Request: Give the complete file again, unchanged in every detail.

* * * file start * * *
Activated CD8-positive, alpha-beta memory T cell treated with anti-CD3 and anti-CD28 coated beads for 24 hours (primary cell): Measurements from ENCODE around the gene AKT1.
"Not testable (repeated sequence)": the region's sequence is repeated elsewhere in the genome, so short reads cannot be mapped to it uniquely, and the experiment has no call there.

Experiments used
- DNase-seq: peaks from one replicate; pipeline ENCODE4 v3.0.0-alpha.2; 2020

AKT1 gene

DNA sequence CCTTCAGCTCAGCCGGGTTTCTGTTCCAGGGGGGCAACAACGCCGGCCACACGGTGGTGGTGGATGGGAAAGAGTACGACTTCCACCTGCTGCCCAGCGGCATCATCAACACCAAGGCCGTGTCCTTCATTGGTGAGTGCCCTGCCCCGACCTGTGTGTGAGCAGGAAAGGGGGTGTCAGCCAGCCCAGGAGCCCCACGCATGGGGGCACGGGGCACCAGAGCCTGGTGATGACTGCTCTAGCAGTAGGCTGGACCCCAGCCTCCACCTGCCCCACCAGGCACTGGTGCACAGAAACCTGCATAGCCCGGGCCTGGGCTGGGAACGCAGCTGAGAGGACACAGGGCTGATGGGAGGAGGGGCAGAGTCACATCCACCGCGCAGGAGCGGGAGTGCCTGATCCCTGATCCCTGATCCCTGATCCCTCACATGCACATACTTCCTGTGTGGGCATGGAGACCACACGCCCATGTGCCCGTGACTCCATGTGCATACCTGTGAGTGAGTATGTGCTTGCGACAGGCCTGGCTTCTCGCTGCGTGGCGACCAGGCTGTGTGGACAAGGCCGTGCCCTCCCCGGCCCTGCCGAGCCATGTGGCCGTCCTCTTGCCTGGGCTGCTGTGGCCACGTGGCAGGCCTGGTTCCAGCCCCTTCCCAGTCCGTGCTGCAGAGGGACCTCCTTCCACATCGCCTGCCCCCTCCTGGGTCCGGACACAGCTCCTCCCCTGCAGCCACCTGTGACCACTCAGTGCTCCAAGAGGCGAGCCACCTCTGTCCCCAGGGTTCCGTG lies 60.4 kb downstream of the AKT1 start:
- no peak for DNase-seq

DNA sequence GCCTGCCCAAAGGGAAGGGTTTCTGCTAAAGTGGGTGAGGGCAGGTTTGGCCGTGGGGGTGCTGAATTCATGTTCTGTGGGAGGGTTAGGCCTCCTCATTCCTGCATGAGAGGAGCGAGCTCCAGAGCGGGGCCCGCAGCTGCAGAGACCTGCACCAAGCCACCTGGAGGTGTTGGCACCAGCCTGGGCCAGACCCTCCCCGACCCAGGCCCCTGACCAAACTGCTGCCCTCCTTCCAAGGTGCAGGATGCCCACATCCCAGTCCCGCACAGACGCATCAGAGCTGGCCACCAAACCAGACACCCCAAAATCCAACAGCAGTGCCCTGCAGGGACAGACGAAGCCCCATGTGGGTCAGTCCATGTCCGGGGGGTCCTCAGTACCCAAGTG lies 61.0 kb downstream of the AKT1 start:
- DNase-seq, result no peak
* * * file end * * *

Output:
Activated CD8-positive, alpha-beta memory T cell treated with anti-CD3 and anti-CD28 coated beads for 24 hours (primary cell): Measurements from ENCODE around the gene AKT1.
"Not testable (repeated sequence)": the region's sequence is repeated elsewhere in the genome, so short reads cannot be mapped to it uniquely, and the experiment has no call there.

Experiments used
- DNase-seq: peaks from one replicate; pipeline ENCODE4 v3.0.0-alpha.2; 2020

AKT1 gene

DNA sequence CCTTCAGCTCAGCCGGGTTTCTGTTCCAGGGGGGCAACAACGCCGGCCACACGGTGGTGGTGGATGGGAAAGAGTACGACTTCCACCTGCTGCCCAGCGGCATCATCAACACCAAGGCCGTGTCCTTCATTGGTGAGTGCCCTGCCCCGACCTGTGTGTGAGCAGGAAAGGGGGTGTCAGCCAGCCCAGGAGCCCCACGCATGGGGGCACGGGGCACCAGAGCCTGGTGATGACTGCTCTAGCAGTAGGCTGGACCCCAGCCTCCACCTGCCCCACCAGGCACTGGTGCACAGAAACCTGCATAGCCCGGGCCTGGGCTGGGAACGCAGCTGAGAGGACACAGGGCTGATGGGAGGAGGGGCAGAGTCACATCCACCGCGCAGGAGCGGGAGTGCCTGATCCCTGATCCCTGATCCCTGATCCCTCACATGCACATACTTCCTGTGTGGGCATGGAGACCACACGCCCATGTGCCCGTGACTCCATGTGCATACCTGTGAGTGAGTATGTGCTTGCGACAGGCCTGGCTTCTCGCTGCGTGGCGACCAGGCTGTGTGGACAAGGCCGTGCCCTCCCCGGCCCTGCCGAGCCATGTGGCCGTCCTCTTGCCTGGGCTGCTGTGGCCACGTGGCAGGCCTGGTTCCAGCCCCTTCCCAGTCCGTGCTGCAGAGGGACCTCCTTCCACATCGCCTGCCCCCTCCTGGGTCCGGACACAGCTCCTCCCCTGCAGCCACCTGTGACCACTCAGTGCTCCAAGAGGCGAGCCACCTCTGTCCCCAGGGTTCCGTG lies 60.4 kb downstream of the AKT1 start:
- no peak for DNase-seq

DNA sequence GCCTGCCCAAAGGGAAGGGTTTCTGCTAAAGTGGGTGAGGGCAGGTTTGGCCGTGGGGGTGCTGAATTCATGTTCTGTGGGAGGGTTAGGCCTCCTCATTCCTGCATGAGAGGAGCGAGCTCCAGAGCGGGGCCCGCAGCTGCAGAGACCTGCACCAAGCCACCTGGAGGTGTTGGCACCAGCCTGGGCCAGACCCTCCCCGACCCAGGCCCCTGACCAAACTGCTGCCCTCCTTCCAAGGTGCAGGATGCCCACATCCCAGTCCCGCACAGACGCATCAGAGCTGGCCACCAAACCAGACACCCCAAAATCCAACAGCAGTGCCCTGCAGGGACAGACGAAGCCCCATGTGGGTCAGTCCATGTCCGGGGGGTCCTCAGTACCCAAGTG lies 61.0 kb downstream of the AKT1 start:
- DNase-seq, result no peak